The Weavers: A Drama of the Forties

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B.W. Huebsch, 1908 - 148 pages
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Page 104 - I won't say that, sir. When you take time to think of the matter coolly, it's possible that some good may come of it yet. Such occurrences as this will not pass unnoticed by those in authority, and may lead them to see that things can't be allowed to go on as they are doing — that means must be taken to prevent the utter ruin of our home industries. KITTELHAUS. Possibly. But what is the cause, then, of this terrible falling off of trade?
Page 128 - Reichenbach — alarm-bells! Fifteen hundred people! Uncomfortably like the world coming to an end! OLD HILSE: An' is it true that they're on their way to Bielau? SURGEON SCHMIDT: That's just what I'm telling you. I've driven through the middle of the whole crowd. What I'd have liked to do would have been to get down and give each of them a pill there and then. They were following on each other's heels like grim death, and their singing was more than enough to turn a man's stomach.
Page 143 - Major's speakin' to the crowd from horseback. They're to go home. If you don't hurry up, it'll be all over. JAEGER: [As he goes out] That's a brave husband of yours. LUISE: Where is he? I've got no husband! [Some of the people in the entry-room sing] Once on a time a man so small. Heigh-ho, heigh! Set his heart on a wife so tall, Heigh diddle-di-dum-di! WITTIG, THE SMITH: [Comes downstairs, still carrying the stable pail; stops on his way through the entry-room] Come on! all of you that are not cowardly...
Page 140 - An' to you all I say — to every one of you: Me and you, we've got nothing to do with each other. It's not with my will that you're here. In law an' justice you've no right to be in my house.
Page 117 - Langenbielau. Old Weaver Hilse's work-room. On the left a small window, in front of which stands the loom. On the right a bed, with a table pushed close to it. Stove, with stove-bench, in the right-hand corner. Family worship is going on.
Page 67 - HORNIG. No fear of you for that. You know before the doctor when death's on the way to knock at a weaver's door. WIEGAND [attempting to laugh, suddenly furious]. And you know better than the police where the thieves are among the weavers, that keep back two or three bobbins full every week. It's rags you ask for, but you don't say No, if there's a little yarn among them. HORNIG. An' your corn grows in the churchyard.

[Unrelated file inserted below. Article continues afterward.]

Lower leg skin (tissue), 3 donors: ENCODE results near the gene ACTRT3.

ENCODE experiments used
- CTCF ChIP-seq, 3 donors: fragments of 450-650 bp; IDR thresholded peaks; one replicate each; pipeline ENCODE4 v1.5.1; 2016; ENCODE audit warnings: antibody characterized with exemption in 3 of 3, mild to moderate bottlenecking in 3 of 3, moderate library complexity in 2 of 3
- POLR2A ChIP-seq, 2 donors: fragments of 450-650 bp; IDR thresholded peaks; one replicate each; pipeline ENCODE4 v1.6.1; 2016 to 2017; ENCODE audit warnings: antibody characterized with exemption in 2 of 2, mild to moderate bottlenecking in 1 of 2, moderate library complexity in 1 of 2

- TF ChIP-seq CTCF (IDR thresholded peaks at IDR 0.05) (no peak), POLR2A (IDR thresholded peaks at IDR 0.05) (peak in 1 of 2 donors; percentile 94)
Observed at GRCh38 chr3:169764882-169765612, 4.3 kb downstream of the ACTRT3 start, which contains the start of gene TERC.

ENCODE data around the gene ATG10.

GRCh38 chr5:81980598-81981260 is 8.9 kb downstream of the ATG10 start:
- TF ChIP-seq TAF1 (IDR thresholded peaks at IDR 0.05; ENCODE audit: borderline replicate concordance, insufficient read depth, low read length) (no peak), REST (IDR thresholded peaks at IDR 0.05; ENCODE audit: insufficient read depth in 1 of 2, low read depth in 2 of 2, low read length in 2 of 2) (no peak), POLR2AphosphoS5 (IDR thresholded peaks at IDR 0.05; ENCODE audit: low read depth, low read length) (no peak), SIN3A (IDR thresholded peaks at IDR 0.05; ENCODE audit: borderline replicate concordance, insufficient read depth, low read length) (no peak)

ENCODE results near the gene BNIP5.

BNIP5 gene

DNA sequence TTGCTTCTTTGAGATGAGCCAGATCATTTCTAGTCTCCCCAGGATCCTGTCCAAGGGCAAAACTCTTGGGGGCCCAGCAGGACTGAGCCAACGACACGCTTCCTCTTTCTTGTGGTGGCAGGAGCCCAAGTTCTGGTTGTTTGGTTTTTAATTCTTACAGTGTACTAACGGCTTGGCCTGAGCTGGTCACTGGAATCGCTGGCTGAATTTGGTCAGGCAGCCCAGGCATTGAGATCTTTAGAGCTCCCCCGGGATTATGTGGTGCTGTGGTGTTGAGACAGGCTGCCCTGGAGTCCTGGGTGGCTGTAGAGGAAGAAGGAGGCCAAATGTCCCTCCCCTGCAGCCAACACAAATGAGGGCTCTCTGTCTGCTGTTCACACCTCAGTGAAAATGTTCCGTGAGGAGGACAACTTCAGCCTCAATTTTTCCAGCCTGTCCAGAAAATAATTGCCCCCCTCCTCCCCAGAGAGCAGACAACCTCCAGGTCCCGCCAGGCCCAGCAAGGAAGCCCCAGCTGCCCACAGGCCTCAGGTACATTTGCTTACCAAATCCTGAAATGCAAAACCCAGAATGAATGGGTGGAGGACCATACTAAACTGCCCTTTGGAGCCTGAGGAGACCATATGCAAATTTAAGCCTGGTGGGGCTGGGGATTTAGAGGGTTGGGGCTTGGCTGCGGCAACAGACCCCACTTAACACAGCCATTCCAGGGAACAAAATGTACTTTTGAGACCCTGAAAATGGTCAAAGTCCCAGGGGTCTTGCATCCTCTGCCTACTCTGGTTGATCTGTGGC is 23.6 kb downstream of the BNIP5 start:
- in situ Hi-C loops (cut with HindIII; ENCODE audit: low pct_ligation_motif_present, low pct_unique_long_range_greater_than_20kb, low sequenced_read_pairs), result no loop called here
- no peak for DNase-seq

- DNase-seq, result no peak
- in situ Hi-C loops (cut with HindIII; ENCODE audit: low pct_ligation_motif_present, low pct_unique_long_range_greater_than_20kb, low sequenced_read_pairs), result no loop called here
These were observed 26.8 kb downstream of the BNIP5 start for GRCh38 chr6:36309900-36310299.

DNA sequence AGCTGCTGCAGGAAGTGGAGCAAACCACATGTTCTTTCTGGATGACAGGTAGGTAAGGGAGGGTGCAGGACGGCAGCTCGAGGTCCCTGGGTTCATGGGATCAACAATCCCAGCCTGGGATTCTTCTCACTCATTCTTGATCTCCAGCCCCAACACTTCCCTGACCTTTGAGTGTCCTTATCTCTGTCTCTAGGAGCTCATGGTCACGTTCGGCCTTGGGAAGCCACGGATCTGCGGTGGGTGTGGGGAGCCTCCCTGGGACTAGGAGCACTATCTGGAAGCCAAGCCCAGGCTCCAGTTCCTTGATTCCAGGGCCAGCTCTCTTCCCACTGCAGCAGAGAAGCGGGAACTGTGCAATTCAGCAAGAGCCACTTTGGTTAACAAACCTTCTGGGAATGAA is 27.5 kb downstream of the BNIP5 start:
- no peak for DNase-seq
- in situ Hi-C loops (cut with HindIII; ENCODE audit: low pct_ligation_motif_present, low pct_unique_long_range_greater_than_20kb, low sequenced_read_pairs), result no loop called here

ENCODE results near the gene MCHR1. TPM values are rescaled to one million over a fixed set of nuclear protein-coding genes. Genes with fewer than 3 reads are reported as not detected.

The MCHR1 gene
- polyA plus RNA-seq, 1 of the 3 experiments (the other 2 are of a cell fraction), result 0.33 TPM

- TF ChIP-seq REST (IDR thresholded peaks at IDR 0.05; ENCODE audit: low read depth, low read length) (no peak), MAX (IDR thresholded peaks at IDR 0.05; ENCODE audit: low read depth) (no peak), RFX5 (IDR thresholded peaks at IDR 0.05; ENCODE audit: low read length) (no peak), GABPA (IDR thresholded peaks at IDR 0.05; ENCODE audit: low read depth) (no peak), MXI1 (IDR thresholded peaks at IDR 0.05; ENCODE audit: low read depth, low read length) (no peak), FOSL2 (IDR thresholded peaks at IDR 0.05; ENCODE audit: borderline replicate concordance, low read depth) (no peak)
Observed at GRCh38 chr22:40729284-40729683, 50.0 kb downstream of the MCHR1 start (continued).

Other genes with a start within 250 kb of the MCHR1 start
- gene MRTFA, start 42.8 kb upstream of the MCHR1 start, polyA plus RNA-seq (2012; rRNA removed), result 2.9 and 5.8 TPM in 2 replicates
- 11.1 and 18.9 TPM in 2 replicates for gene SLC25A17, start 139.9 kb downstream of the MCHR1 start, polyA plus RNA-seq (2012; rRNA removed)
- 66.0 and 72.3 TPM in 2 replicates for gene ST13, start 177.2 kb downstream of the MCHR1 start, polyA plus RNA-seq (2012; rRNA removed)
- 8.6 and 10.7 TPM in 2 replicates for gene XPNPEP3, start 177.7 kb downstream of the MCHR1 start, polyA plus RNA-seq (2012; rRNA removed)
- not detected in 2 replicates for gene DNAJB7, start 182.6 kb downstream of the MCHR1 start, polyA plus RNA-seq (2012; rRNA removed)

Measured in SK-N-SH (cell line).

Page 15 - DREISSIGER [Trembling.] Well, I give you all warning: if the same thing happens again as last night — a troop of half-drunken cubs marching past my windows singing that low song . . . BECKER Is it " Bloody Justice
Page 112 - DREISSIGER'S room and the drawing-room, first gazing timidly and curiously at everything, then beginning to touch things. Girls sit down on the sofas, whole groups admire themselves in the mirrors, men stand up on chairs, examine the pictures and take them down. There is a steady influx of miserable-looking creatures from the hall. FIRST OLD WEAVER (entering). No, no, this is carryin
Page 81 - You needn't get angry about it. We're comrades. I meant no harm. WITTIG: None of your comradeship for me, you impudent young fool. [Enter Kutsche, the policeman] SEVERAL VOICES: Hush — sh! Police! [This calling goes on for some time, till at last there is complete silence, amidst which Kutsche takes his place at the central pillar-table] KUTSCHE: A small brandy, please.
Page 58 - In the left wall there are three small windows. Below them runs a long bench; and in front of each stands a large oblong wooden table, with the end towards the wall. There are benches with backs along the sides of these tables, and at the end of each facing the window stands a wooden chair. The walls are washed blue and decorated with advertisements, coloured prints and oleographs, among the latter a portrait of Frederick William IV.

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